written by mate, Megan Lundequan
June 29, 2018
On day 7, we left our mooring at the Bight, Norman Island, and headed back to Tortola – more specifically Nanny Cay – west of Road Town. The day started with a hike up to a helicopter pad in the hills of Norman Island. An amazing viewpoint unfolds to the south, revealing the shallow, wide Whelk Bay, a common location for shark sightings. As a fleet, Charlie, Bravo, Sierra and Foxtrot programs played team building games at the summit.
We returned to the boats and left our mooring balls behind, headed for Nanny Cay. Nanny is an infamously difficult Marina to navigate, and our students were also hindered by severe cross-winds. Despite all this, our young proteges prevailed, skillfully slotting the boats into their respective berths with ease. After this, a deep clean of the vessel was carried out, with a thorough inspection from the Program Director taking place afterwards. Mayotte and Zanzibar passed with flying colors.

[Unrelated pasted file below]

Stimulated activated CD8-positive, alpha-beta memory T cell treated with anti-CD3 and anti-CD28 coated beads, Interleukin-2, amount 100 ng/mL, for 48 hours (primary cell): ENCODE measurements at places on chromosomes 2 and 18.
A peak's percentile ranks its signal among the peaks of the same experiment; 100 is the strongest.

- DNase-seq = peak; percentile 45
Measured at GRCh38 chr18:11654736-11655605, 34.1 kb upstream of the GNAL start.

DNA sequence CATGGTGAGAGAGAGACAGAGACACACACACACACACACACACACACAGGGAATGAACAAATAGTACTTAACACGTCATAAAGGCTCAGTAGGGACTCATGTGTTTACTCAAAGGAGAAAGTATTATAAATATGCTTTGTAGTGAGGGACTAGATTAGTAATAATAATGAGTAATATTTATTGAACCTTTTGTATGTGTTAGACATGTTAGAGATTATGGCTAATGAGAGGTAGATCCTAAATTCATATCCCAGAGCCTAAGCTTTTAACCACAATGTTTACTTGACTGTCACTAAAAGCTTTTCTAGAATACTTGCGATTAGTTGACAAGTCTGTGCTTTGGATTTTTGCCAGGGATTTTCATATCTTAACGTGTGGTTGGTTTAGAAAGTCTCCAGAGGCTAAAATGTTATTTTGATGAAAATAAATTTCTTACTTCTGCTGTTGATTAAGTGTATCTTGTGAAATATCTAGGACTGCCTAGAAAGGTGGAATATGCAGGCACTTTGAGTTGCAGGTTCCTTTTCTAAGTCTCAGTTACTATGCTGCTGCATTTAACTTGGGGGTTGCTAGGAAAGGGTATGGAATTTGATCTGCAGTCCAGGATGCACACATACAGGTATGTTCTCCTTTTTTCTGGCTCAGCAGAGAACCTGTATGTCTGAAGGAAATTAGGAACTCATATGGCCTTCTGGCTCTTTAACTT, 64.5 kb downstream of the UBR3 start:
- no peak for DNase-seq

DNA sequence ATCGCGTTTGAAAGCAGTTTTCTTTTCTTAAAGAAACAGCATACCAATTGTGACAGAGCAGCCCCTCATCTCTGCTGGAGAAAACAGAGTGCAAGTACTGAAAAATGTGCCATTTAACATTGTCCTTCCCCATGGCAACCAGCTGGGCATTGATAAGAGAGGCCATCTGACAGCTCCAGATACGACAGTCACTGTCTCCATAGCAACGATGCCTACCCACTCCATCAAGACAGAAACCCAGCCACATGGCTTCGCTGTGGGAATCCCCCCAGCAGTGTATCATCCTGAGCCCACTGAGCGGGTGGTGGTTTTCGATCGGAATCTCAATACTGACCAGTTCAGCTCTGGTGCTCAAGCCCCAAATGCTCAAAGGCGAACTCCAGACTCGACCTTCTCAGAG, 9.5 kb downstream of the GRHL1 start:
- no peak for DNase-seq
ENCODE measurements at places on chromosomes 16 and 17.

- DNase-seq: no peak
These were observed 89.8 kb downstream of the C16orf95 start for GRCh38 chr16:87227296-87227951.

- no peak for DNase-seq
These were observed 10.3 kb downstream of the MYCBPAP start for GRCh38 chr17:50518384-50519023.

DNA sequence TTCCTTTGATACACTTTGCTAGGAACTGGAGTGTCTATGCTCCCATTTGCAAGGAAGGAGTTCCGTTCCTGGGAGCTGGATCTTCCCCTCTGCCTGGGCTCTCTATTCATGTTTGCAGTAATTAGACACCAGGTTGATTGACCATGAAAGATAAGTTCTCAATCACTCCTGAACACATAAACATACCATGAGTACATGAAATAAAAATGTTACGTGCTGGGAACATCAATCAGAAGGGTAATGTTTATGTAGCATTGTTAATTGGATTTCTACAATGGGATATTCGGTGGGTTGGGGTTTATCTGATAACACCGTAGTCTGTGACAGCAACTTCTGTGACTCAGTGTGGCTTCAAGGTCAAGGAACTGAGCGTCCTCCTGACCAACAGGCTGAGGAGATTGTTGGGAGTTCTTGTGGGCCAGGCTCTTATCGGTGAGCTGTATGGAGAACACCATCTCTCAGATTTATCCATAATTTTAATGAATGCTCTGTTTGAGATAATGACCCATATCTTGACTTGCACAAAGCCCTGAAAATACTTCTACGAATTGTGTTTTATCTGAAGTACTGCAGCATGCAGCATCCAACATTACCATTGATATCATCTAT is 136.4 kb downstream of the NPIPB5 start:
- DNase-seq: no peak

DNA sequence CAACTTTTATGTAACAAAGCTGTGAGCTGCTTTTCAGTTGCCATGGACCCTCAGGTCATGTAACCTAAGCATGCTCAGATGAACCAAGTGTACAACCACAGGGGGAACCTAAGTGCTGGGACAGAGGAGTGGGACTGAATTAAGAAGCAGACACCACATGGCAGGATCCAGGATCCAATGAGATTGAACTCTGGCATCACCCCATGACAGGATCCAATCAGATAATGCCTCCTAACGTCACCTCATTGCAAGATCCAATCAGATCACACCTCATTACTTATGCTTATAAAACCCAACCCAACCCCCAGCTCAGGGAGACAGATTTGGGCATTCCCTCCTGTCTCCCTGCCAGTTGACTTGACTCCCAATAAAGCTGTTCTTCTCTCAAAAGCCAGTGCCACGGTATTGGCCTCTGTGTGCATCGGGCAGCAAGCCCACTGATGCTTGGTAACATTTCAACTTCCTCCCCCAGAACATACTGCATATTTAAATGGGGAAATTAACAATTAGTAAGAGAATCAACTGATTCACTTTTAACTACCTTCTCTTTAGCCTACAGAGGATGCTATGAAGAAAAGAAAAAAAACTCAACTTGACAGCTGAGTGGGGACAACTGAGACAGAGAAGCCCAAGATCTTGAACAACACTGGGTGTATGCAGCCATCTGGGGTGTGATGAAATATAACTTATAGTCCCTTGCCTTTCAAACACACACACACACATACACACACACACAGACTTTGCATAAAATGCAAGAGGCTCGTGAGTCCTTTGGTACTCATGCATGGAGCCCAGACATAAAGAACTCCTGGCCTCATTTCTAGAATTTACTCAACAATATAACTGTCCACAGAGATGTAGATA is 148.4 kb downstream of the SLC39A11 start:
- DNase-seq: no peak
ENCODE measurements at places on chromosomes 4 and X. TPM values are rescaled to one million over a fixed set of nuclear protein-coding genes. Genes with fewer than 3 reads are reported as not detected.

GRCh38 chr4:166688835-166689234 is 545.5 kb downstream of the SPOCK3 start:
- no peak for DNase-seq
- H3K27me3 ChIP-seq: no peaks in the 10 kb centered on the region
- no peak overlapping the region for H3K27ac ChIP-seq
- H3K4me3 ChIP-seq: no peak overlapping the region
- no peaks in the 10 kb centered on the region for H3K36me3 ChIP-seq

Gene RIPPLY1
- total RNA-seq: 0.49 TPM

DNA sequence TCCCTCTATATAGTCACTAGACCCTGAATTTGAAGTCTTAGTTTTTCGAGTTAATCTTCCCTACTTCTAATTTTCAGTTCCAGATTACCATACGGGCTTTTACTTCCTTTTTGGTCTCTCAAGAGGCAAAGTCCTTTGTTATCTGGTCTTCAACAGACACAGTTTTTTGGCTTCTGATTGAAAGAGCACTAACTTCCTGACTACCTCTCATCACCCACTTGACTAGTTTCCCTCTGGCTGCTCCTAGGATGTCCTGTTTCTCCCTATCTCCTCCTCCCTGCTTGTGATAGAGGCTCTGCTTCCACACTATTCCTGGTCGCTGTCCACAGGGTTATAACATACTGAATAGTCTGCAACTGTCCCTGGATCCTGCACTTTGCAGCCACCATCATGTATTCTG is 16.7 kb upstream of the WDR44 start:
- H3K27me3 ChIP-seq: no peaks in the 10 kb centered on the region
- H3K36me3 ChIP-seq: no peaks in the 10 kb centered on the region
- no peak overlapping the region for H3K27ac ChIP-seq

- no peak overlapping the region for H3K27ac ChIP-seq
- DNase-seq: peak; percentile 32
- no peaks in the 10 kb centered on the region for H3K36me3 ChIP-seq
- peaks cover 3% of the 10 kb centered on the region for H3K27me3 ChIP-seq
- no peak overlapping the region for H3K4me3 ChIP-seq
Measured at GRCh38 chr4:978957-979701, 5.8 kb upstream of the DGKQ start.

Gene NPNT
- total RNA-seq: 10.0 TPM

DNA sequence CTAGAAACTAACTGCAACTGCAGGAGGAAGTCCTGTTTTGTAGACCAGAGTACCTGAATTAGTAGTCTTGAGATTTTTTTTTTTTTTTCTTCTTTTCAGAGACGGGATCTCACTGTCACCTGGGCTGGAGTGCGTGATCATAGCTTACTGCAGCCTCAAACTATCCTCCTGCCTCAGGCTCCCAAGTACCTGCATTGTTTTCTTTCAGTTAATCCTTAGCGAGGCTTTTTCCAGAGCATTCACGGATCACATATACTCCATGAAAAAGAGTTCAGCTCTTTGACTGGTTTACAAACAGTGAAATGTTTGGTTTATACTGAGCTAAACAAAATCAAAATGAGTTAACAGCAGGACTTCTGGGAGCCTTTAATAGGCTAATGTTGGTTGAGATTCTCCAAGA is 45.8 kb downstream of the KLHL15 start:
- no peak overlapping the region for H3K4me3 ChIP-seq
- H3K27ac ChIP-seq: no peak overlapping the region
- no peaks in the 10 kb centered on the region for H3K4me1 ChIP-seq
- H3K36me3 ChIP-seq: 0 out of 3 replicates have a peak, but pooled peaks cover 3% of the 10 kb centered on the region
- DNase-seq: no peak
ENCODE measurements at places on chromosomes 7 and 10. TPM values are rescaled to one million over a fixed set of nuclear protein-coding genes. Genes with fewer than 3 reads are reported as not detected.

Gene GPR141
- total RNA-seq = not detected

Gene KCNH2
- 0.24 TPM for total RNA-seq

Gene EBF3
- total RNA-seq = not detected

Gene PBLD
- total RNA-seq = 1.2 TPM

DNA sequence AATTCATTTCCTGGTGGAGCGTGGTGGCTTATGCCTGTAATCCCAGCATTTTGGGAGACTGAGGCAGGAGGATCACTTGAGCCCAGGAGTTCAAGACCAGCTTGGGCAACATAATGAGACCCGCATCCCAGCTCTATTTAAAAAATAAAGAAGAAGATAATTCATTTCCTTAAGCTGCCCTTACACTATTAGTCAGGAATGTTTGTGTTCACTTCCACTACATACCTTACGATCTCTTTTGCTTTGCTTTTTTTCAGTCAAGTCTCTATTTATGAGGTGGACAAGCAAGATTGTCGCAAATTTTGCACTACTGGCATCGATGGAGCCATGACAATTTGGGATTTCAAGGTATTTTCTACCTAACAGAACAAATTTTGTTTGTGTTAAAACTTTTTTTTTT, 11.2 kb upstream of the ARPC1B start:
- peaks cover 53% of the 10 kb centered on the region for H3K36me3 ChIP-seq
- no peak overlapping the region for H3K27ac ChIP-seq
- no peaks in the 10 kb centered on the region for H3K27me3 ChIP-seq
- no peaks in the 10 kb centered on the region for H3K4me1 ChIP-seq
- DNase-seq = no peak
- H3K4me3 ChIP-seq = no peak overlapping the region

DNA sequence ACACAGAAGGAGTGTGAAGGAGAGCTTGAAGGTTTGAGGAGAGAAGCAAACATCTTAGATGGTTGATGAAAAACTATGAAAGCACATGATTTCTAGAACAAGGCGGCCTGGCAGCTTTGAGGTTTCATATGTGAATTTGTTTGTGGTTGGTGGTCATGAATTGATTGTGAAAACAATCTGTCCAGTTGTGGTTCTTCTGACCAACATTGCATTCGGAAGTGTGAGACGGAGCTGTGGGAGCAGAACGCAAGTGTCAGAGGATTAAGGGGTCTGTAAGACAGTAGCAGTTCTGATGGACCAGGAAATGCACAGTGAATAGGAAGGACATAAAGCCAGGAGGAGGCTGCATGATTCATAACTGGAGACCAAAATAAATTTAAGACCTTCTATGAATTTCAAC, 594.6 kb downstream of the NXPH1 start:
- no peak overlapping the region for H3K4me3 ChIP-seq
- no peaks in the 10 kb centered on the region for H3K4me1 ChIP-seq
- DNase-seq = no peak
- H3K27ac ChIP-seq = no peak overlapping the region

Provisioning arrived, and I personally have never seen so much food in my entire life. Everyone pitched in for the better part of 2 hours to make sure every boat had sufficient foodstuff for the following journeys; provisioning wasn’t to occur again for 8 whole days. With bagels bursting out of every nook and cranny, the boats took a well-deserved break that evening. The students had a social with the other boats, celebrating their newly found abilities.
Everyone returned to their boats that evening dreary-eyed and content, excited for the morning times’ call to home and visit to the local grocery store. If this hadn’t exhausted us, the following day would; 5 hours of upwind sailing to Marina Cay where we would then moor overnight.
More photos coming soon!
The greatest challenge during the program was staying entertained during the quarantine period. Not being able to leave your boat and not having a phone, which was a crutch against boredom, it was difficult at first to stay entertained.